Virginia Tech leaders, scientists, and engineers will gather Oct. 29-30 to focus on challenges in emerging infections and preparedness for the 2017 Summit of the Virginia Academy of Science, Engineering, and Medicine (VASEM).
National and emerging leaders from science and medicine from the U.S. National Institutes of Health, the Centers for Disease Control and Prevention, as well as government agencies and several universities, will attend the summit at the National Academy of Sciences in Washington, D.C.
Virginia Tech faculty spearheading and/or speaking at the event are Patricia Dove, president of VASEM and a University Distinguished Professor in the Department of Geosciences in the College of Science; X.J. Meng, chairman of the summit’s organizing committee and a University Distinguished Professor of Molecular Virology in the Department of Biomedical Sciences and Pathobiology at the Virginia-Maryland College of Veterinary Medicine; and Linsey Marr, a professor in the Charles Edward Via Jr. Department of Civil and Environmental Engineering in the College of Engineering. Three-time Virginia Tech alumna and scientist Jennifer McQuiston also will speak.
Meng, a member of the National Academy of Sciences, and the summit organizing committee, selected the program roster at the request of Dove, who was appointed to her three-year term in summer 2016.
“We hope to connect researchers, health-care professionals, and technology innovators in the field of infectious diseases from Virginia to National Academy members, drug, vaccine and biodefense leaders,” Meng said. “Our goal is to discuss new research and development opportunities and devise novel strategies for preparedness, detection, and control of emerging infections and bioterrorism.”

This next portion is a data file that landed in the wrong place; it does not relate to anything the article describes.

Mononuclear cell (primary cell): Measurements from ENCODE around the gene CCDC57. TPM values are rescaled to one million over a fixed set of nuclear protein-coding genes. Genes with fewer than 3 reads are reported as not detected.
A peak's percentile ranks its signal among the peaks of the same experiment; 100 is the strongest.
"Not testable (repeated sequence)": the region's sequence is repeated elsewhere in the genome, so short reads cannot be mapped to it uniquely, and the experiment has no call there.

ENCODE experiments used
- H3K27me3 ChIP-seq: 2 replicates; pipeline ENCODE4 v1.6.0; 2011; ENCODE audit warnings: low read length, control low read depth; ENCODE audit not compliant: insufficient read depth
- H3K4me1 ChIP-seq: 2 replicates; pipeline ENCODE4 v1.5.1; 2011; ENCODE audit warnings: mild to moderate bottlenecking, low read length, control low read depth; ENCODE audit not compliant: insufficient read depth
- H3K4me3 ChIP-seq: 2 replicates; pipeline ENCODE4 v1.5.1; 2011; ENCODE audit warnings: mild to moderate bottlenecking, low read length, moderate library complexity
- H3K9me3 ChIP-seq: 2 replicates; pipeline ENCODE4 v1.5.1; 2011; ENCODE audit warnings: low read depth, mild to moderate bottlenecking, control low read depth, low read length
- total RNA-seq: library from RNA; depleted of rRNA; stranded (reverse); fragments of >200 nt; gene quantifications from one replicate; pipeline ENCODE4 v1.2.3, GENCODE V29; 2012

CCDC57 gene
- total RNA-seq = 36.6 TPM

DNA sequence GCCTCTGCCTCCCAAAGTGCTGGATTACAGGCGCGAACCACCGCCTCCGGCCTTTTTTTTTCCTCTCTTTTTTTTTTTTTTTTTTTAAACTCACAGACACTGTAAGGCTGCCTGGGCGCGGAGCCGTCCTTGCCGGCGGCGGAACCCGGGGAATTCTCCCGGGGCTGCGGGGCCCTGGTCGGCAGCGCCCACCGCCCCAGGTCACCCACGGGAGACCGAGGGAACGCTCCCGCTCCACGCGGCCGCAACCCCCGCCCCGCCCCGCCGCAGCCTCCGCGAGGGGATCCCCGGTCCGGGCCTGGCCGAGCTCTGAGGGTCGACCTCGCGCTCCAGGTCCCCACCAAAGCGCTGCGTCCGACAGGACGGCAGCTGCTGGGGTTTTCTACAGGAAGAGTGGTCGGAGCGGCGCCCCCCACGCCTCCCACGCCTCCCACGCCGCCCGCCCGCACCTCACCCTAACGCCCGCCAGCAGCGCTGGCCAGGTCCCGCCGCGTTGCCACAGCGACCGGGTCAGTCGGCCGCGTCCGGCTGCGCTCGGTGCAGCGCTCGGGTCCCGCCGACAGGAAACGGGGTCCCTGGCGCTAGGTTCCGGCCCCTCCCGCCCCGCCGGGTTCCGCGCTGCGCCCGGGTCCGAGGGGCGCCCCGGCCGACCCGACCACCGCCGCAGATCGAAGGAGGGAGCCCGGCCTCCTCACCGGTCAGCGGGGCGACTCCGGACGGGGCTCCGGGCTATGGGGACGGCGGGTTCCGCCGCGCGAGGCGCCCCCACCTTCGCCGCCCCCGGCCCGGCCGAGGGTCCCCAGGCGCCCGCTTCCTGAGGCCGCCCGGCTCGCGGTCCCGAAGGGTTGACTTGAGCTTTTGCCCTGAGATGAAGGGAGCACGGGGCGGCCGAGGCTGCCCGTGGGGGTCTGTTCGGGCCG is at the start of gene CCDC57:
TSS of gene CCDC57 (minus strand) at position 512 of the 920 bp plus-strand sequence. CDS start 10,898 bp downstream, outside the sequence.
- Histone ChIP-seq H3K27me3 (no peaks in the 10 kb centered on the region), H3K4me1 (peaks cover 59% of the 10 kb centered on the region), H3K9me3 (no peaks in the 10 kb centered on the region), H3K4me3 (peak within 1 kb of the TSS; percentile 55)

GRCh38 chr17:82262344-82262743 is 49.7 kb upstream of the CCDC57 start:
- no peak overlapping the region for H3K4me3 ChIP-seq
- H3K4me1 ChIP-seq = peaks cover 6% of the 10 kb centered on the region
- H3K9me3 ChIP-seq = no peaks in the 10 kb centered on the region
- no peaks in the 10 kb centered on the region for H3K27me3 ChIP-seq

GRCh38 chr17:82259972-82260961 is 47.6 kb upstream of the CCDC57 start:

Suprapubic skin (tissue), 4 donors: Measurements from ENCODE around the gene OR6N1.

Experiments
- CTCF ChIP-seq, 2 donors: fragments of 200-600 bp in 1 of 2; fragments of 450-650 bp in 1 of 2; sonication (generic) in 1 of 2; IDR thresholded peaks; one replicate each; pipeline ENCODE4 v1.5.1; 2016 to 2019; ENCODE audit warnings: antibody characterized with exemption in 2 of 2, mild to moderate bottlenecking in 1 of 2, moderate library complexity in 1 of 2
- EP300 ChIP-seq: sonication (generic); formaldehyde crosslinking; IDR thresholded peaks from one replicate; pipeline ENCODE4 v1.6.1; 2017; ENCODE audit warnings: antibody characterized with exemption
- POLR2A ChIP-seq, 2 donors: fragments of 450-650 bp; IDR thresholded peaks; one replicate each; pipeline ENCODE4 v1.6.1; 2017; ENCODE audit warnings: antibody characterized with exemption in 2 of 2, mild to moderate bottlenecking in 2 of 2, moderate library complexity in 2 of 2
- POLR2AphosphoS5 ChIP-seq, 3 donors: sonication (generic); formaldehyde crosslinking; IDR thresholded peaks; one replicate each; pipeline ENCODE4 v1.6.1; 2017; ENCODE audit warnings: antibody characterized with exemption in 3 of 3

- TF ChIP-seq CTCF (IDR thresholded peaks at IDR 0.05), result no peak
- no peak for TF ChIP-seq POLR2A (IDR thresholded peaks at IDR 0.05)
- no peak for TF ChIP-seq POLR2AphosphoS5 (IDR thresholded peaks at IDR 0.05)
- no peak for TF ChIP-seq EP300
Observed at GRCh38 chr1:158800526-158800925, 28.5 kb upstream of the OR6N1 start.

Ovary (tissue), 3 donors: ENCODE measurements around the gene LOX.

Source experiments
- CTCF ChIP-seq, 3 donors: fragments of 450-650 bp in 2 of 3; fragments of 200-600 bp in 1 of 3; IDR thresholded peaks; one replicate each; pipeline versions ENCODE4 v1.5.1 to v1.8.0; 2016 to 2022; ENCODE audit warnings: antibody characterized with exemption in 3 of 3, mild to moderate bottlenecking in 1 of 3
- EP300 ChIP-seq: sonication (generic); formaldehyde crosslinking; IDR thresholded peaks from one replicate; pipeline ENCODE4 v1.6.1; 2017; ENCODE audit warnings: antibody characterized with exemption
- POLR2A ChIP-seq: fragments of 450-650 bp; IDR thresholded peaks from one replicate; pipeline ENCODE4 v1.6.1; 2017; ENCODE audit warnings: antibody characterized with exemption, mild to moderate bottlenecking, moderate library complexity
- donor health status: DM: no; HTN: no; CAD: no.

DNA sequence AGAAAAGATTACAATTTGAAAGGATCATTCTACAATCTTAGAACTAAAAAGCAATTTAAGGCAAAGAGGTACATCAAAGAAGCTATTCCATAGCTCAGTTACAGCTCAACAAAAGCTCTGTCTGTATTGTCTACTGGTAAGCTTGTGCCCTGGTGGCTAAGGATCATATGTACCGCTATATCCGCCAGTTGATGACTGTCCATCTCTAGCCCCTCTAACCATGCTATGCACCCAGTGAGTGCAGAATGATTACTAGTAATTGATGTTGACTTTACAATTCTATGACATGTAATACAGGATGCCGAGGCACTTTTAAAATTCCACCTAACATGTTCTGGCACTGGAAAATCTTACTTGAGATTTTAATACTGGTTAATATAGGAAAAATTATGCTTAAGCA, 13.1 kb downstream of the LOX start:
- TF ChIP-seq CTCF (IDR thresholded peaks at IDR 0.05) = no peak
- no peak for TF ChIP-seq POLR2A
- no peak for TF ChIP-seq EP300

Registration for the 5th annual summit is closed, with 150 registered for an event originally planned for 125 people. Registration for attendees was gratis thanks to the 2017 summit sponsor MAXIMUS Corp. and the lecture sponsorships from MITRE Corp., as well as multiple university research institutions at Virginia Tech and from others around the commonwealth.
Among the sponsoring institutions is the Biocomplexity Institute of Virginia Tech. “Our collaborators in public health expect solutions that are smart and responsive, ready to be launched in the real world where conditions are always changing,” said Chris Barrett, its director. “We continue to develop ‘synthetic populations’ that move, interact, and respond to outbreaks just like a real community, allowing us to be prepared to find answers for any scenario, no matter how complicated.”
Summit guests include Marcia McNutt, president of the National Academy of Sciences, and Bill Hazel, Virginia Secretary of Health. The keynote address will be given by Anthony Fauci, director of the National Institute of Allergy and Infectious Diseases of the National Institutes of Health.
The event opens at 5:30 p.m. Sunday, Oct. 29, with a networking reception highlighting research by faculty from several Virginia universities. Monday events feature talks touching on emerging infections, drug-resistant superbugs, and bioterrorism. Other talks will focus on environmental engineering, measles, filoviruses, pathogen-resistant mosquitoes, HIV/AIDS vaccines, and novel biosensors.